Deemed Universities: Reformed education?

Recent news about abolishing deemed universities have created a new debate on higher education in India. The human resource development (HRD) minister Kapil Sibal has recently said that, as per a policy decision all the deemed universities will finally have to go. He further said that the concept of deemed universities from the country will go in the near future as part of the reform process as Government is putting in place the required legislations to do exactly that.

It is time in India that Higher education reforms take place and universities become more than just agencies issuing certificates. Education should focus on human development; it should also focus on research activities that help the human community. Today the universities are more focussed and are reduced to agencies which are busy affiliating colleges and issuing degrees. Deemed universities should try innovative ways of contributing to the overall development of students which will in turn help overall society. Today the number of students doing research is far below than the national requirement.

In addition, the way, "deemed universities" are managed today give rise to certain doubts about how the status was given to the institutions at the first place. UGC which is responsible for higher education in India should focus on quality of the education; improve its delivery methods and also raise the educational infrastructure that is required for the quality of the education. Deemed universities in India today attracts numerous students with their self-governing status, but the main question is, are these deemed universities fit enough to provide the quality education which a deemed university is supposed to offer. Many of these deemed universities are today run by politicians having vested interests. So the intervention by the government to reform the higher education is a welcome move. Hopefully it will trigger activities that will make India to offer higher quality of education, which will ultimately benefit the human beings and the society that we live in.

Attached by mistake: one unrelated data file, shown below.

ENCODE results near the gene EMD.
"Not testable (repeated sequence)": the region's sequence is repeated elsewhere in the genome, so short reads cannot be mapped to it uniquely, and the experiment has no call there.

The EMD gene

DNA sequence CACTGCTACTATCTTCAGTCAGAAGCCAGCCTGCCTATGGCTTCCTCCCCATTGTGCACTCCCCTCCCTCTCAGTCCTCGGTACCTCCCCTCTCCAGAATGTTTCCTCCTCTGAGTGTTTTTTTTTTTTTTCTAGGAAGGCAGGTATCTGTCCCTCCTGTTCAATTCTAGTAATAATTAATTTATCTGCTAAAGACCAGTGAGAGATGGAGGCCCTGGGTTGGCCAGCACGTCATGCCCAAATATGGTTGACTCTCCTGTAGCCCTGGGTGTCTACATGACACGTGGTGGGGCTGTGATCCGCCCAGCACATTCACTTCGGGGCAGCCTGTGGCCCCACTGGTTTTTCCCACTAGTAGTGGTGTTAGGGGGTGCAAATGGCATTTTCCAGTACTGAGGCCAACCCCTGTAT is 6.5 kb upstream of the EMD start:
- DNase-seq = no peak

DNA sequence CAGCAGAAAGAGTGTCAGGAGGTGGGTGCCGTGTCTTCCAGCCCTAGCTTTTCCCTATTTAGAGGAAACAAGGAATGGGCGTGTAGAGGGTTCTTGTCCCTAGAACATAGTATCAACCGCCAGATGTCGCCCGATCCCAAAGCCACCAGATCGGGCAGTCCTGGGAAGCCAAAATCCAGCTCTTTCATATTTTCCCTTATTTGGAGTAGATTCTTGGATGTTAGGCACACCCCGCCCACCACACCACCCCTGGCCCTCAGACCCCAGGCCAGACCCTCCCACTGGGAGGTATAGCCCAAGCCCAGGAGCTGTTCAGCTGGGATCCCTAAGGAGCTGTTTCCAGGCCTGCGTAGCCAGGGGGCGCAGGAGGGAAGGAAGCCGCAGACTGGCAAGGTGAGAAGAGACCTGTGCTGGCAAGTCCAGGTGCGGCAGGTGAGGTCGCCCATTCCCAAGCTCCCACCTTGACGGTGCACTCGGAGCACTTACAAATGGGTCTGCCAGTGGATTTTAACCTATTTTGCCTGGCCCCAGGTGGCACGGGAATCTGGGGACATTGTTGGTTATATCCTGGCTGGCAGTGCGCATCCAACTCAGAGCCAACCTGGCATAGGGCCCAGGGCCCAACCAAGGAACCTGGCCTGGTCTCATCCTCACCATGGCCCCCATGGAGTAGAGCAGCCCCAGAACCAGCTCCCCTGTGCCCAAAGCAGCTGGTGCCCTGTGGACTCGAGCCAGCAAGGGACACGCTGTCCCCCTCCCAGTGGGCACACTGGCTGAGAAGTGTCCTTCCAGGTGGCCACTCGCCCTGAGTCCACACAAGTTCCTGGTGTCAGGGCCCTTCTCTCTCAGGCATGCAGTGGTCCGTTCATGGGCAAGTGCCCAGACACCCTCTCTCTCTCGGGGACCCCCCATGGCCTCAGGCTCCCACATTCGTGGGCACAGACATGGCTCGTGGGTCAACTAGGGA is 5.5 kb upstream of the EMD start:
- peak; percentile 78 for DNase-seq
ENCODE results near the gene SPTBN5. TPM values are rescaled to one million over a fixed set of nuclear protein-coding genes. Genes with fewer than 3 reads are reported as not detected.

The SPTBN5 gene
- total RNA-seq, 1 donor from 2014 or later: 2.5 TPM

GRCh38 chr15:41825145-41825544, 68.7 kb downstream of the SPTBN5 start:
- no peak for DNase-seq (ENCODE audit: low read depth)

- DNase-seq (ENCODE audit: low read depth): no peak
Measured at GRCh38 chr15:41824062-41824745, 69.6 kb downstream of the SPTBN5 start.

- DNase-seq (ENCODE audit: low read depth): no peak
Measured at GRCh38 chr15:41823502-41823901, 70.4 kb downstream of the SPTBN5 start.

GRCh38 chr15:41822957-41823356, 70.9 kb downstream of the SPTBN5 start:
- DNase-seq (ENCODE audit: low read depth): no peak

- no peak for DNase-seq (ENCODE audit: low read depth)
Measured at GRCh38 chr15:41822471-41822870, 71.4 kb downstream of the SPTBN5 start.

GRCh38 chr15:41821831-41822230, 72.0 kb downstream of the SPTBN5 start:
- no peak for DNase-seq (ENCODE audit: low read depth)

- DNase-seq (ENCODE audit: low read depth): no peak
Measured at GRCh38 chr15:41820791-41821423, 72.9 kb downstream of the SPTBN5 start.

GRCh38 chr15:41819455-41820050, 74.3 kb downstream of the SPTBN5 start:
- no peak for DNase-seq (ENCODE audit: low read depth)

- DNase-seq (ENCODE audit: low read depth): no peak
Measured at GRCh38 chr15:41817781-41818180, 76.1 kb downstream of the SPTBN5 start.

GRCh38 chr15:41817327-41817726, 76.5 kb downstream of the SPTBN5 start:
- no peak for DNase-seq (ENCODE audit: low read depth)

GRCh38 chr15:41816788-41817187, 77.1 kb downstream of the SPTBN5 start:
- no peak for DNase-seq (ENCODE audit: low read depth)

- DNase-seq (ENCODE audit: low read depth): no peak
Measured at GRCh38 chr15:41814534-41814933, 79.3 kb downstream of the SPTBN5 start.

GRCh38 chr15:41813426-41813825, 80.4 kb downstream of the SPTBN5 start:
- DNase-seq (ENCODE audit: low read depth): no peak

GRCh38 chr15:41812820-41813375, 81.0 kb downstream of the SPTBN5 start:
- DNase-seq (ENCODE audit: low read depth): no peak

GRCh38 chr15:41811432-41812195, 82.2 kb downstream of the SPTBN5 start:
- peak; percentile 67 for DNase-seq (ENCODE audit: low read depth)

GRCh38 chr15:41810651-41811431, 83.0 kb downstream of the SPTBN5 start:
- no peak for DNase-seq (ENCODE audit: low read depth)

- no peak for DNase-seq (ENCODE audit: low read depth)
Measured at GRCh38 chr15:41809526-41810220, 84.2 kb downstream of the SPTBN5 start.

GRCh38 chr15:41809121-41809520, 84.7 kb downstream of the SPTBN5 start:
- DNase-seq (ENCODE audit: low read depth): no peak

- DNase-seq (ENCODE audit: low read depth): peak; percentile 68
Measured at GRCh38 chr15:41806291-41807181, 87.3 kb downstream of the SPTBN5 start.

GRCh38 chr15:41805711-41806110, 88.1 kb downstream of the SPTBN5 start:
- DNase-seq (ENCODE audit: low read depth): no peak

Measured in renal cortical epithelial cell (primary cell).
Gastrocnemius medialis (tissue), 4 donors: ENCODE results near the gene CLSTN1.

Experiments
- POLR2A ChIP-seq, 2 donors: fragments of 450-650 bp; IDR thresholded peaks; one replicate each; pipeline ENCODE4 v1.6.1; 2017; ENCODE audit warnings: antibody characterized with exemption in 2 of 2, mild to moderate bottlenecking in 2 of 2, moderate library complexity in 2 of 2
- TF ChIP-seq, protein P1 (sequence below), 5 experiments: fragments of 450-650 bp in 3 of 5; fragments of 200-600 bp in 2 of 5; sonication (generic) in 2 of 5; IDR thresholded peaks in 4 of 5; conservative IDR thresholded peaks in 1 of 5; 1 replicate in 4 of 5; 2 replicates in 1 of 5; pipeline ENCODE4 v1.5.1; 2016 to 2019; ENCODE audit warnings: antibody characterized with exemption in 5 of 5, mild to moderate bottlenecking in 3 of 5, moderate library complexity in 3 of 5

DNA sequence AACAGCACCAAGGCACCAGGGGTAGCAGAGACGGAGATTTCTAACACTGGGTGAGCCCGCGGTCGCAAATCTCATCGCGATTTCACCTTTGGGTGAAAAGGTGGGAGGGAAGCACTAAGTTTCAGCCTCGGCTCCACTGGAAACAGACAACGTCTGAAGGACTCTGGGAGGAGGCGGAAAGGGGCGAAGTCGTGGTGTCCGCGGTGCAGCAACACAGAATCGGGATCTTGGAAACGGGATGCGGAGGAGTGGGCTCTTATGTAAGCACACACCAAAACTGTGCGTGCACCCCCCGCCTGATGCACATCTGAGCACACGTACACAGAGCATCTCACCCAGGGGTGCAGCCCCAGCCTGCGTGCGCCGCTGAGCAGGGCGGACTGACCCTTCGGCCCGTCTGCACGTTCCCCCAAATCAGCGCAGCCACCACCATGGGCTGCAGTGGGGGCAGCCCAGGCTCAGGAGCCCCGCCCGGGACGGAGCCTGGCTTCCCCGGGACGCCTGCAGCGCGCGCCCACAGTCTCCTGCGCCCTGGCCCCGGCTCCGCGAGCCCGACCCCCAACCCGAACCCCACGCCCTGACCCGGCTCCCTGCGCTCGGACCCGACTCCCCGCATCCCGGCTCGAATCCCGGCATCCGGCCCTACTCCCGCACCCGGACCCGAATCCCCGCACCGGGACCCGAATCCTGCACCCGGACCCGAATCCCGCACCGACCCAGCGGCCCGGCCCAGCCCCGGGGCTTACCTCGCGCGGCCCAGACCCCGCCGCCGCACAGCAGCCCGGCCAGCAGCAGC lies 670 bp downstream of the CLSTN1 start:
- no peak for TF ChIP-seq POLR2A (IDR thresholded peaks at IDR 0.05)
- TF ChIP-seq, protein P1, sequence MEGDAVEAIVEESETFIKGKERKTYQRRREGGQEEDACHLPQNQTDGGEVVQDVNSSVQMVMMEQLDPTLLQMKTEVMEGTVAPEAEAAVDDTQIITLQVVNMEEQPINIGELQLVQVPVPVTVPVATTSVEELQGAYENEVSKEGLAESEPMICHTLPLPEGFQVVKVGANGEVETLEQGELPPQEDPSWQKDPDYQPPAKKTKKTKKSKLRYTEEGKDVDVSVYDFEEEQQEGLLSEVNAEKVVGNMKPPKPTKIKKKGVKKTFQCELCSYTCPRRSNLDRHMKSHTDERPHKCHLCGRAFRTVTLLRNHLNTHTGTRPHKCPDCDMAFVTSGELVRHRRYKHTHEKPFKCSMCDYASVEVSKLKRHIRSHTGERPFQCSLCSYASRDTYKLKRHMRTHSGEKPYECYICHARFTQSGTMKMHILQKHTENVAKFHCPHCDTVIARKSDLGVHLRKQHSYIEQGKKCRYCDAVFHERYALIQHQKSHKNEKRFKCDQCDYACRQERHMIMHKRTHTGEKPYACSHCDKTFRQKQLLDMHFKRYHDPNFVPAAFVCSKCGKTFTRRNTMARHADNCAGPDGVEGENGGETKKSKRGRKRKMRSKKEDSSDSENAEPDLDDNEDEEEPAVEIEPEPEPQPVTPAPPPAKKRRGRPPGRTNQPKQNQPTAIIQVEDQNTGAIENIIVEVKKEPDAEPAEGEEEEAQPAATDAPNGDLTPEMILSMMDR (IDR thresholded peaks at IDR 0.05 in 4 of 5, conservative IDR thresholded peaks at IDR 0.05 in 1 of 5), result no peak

blog comments powered by Disqus

My India, My Pride

Sarvajan Newsletter


Is it time to stop muscle politics?

Fundamental Rights

The Constitution offers all citizens, individually and collectively, some basic freedoms.

Fundamental Duties

By the 42nd Amendment of the Constitution, adopted in 1976, Fundamental Duties of the citizens have also been enumerated. Article 51 'A', contained in Part IV A of the Constitution deals with Fundamental Duties. These enjoin upon a citizen among other things, to abide by the Constitution, to cherish and follow noble ideals, which inspired India's struggle for freedom, to defend the country and render national service when called upon to do so, and to promote harmony and spirit of common brotherhood transcending religious, linguistic and regional or sectional diversities.

Copyright © 2011 Sarvajan. All Rights Reserved.

This site is not affiliated to any government organizations and is an independent public site. Any links to government websites are provided only for the benefit of citizens.